Dan-ah Kim, a Korean film maker and artist who’s work really captures what illustration is all about. Her work reminds me of eastern folk tale illustration. Her paintings have an emotive presence through composition, colour and narrative appeal. These mysterious, beautiful illustrations often put the viewer in a voyeuristic position as though we are looking in on something that we shouldn’t. Kim often paints on wood panels, beginning with pencil and paint, then layering with other medias such as paper and thread. Check out her website to see more of her work.
I have frequently been posting about 21st century artists and their work recently, so I thought I would do a post about an artist from the early 20th century, who’s work I have come across quite a few times on museum visits. Mabel Royds, an artist who studied at Slade best known for her woodcuts. Her two most well known series of colour prints are her Indian and Tibet scenes from the 1920s and her woodcuts of flowers that came after. Its understandable why her later work became so popular to exhibit at the time compared to her earlier pieces as they are far more bright and glamorous. See below. The original prints are in the care of the Victoria and Albert Museum and the British Museum London.
This young artist is big in publishing, fashion and other media circles, you will understand why once you look at her work. Random House Canada, Bloomsbury, Harper Collins, TeNeues, Hardie Grant, Blue Apple Books, UNIQLO, and Orla Kiel are just some of the clients Emma Block has been commissioned by.
I have got to say looking through her portfolio I like her own personal project work inspired by old films, books, hobbies and day to day life. I can definitely learn something from Block’s techniques since I work primarily with the same medias, paper craft, ink and watercolour. The way she uses cut out silhouettes of paper combined with watercolours adds another dimension and different focus points to her illustrations.
I love it when I come across an artist who completely inspires me and sparks my creative juices! Jonas Wood did just that. I started working on a new design over the weekend and hopefully it will be finished by the end of the week.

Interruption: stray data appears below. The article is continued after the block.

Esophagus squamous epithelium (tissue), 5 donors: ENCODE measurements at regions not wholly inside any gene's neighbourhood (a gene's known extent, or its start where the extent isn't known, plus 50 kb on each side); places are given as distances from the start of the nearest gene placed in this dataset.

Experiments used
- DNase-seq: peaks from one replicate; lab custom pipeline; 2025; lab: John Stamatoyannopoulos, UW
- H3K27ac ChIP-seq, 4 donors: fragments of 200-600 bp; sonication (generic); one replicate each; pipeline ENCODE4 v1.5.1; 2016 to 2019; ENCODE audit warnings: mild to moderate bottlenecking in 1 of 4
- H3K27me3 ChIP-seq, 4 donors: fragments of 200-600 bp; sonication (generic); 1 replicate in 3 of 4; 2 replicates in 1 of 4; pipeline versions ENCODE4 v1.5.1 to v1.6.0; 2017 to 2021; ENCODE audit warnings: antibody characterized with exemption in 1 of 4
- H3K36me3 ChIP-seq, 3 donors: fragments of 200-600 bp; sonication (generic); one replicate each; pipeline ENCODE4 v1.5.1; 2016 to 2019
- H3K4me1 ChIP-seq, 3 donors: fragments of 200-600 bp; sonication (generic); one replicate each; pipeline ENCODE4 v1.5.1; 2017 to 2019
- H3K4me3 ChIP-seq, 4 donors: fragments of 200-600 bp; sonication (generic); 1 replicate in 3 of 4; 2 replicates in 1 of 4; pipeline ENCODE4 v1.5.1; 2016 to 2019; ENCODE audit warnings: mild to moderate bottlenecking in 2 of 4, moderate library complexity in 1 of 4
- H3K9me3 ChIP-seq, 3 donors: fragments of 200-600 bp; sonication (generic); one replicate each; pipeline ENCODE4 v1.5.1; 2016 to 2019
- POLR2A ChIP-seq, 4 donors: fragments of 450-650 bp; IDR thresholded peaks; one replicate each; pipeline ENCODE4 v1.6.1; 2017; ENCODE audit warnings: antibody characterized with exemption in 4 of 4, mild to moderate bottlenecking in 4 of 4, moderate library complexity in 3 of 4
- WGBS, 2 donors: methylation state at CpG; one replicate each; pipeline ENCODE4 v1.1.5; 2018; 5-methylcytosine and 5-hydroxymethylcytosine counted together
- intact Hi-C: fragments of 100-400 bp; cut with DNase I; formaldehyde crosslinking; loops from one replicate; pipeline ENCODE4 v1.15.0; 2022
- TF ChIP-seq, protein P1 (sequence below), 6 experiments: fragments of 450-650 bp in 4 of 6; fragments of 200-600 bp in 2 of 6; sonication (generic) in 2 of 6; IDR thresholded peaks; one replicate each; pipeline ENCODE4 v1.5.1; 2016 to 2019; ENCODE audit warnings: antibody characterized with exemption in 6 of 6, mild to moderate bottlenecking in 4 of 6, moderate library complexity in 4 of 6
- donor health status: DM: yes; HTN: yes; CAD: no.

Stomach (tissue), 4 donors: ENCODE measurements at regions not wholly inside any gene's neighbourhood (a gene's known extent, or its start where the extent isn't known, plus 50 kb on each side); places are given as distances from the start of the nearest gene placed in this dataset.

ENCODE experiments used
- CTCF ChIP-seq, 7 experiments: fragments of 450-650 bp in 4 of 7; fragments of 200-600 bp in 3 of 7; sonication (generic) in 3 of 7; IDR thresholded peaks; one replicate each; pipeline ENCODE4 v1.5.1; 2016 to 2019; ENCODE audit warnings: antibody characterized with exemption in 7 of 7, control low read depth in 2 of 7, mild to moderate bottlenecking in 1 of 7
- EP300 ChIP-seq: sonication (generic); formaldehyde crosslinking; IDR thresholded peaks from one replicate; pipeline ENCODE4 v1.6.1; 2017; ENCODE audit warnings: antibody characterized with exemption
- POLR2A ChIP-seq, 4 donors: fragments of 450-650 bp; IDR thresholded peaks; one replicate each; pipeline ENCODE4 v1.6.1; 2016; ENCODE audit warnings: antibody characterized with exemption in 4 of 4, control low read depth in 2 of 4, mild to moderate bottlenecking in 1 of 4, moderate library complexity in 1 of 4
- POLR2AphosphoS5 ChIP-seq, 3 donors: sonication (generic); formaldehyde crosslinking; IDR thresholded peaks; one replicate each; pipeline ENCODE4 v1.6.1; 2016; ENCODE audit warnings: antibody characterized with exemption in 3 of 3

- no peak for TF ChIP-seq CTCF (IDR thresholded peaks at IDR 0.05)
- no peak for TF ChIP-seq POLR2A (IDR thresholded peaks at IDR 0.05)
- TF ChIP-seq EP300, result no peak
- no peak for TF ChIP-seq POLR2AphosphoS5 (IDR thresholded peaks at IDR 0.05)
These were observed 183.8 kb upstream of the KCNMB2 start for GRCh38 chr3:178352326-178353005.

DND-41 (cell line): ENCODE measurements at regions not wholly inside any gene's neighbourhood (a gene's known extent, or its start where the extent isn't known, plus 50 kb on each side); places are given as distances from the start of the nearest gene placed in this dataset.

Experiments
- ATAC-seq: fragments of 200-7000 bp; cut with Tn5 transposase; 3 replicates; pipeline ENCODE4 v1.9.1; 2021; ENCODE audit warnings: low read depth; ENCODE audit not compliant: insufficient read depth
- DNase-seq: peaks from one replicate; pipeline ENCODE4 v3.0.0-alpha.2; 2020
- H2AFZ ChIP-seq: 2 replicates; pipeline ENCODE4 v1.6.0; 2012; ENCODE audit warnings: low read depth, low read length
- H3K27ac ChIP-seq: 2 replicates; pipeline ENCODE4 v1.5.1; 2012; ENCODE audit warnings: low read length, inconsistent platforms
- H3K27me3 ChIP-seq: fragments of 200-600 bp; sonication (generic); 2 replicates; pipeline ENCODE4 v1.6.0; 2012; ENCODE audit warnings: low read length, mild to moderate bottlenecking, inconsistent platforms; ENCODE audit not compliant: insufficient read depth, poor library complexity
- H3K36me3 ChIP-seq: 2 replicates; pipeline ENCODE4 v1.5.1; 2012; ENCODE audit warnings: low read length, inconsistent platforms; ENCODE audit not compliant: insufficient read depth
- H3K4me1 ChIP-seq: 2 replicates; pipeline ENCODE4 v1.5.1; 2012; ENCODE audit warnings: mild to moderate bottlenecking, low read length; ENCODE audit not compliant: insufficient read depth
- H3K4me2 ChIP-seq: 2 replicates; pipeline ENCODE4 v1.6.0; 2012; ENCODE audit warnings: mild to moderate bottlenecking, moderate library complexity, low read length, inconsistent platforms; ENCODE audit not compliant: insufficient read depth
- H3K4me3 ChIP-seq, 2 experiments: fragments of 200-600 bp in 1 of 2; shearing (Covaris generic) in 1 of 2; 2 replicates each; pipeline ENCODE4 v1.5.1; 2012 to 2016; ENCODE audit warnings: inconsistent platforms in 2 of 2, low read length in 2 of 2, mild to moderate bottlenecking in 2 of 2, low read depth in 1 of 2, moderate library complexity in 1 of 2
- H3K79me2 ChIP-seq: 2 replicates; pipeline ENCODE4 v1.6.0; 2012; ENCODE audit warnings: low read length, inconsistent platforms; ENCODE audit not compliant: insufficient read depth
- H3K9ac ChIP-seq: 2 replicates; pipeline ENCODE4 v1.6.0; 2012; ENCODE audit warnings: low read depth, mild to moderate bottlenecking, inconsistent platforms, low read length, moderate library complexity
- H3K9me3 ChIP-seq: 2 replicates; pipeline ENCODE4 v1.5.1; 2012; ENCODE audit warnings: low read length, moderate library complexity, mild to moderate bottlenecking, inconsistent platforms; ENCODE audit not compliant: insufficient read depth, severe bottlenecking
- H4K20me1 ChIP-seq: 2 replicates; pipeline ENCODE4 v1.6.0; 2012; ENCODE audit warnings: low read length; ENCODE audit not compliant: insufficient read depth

Early 20th Century American art plays a big part in inspiring Jonas Wood’s work along with cubism and pop art. Unusually he combines oil and acrylic in his work to produce an overall flatness. Wood’s painting content is mainly home interiors and familiar landscapes. His humble aesthetic approach towards his subjects produces a disorientating sense of space within his paintings. Within the spaces, furnishings, plant life and memorabilia seem cluttered and squashed together, ‘using the domestic as a departure point for escapism, the claustrophobic compositions expand into an internal dream like space’. Wood’s interpretation of colour transforms into mock up collage paintings that echo his predecessors work. Jonas Wood is an L.A artist and is still relatively new. Take a look at his work below (it was hard to choose what to display here as all his work is fun to look at!)
I was going to post about another Rebecca Campbell but then I came across this Rebecca Campbell whilst doing my usual art web browsing and was stunned…I’ll post about the other Rebecca Campbell on a later date! This Rebecca Campbell graduated from the University of California in Painting and drawing. She is currently an assistant professor in L.A., her own work is presented in art fairs and has been featured in many publications including the Huffington Post, the Los Angeles Times and Art Papers.
Her website shows her collections of paintings and mixed media works which are certainly worth taking a scroll through. Campbell’s style of painting is dramatic and loose as her brush’s bristles drag this way and that. Her strokes are loaded with paint before quickly segueing into deliberate gestures eventually resulting in paintings with flattened volumes. She paints a lot of figurative work some of which have dark undertones and themes however I really enjoy looking at her landscape and floral pieces that are bursting in texture and colour, see below.
During my recent family holiday to the South of France, specifically the Côte d’Azur I came across this artist named Sylvie T. She is a local artist of Nice who primarily sketches the Nice landscape and it’s iconic french coastal architecture. Sylvie T. captures the beauty of the Nicean surroundings and its soft light by combining watercolour and sketch. She carefully orchestrates where these two mediums are used on her drawings to accurately portray the look and feel of Nice. Her paintings have an ‘unfinished’ appearance because of the way she splashes bits of colour on only parts of the her sketches whilst the rest is left in pencil. I bought some of her cards and bookmarks that I photographed.
For those of you who haven’t been to this part of France, Sylvie’s work does a great job of giving you a sense of what it looks like at least. It really is a beautiful city on the coast of France to visit for inspiration, relaxation and sightseeing.
Take a look